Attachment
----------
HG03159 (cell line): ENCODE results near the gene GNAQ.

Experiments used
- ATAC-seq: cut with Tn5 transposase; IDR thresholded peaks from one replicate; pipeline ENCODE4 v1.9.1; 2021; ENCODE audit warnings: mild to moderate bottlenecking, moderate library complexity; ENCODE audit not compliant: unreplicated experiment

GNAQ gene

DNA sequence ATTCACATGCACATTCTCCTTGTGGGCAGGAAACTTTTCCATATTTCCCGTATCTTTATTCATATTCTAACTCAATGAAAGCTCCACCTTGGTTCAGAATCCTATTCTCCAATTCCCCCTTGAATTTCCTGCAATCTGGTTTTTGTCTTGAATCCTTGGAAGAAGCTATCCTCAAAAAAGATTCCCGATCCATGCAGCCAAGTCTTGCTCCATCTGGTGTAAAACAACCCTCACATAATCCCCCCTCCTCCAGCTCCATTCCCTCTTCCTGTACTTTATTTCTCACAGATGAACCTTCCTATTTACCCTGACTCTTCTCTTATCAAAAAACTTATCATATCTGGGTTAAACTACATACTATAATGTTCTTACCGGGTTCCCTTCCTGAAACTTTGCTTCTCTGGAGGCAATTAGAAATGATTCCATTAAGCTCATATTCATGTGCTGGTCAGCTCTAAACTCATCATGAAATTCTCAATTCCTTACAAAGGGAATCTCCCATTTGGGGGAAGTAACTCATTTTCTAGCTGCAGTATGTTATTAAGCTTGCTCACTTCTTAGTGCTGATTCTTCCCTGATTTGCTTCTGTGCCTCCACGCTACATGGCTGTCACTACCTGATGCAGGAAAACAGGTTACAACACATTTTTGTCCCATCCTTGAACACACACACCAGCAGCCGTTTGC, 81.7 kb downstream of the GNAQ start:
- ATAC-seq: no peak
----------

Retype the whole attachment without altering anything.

HG03159 (cell line): ENCODE results near the gene GNAQ.

Experiments used
- ATAC-seq: cut with Tn5 transposase; IDR thresholded peaks from one replicate; pipeline ENCODE4 v1.9.1; 2021; ENCODE audit warnings: mild to moderate bottlenecking, moderate library complexity; ENCODE audit not compliant: unreplicated experiment

GNAQ gene

DNA sequence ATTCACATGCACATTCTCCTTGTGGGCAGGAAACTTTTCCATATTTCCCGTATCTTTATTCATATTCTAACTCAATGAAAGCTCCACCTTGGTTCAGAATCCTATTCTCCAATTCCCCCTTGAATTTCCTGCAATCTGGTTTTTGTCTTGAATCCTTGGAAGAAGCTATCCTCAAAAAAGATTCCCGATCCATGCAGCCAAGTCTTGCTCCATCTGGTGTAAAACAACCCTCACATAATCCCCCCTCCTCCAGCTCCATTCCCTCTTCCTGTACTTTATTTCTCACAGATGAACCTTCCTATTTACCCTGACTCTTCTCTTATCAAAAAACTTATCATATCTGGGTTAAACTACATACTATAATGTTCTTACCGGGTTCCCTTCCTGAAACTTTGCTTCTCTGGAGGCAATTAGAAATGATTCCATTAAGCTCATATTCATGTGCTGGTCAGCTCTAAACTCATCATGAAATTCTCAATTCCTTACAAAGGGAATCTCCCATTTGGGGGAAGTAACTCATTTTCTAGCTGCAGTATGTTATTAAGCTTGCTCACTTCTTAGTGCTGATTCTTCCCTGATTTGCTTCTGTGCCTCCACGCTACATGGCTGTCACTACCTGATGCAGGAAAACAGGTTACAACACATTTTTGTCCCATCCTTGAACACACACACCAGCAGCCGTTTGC, 81.7 kb downstream of the GNAQ start:
- ATAC-seq: no peak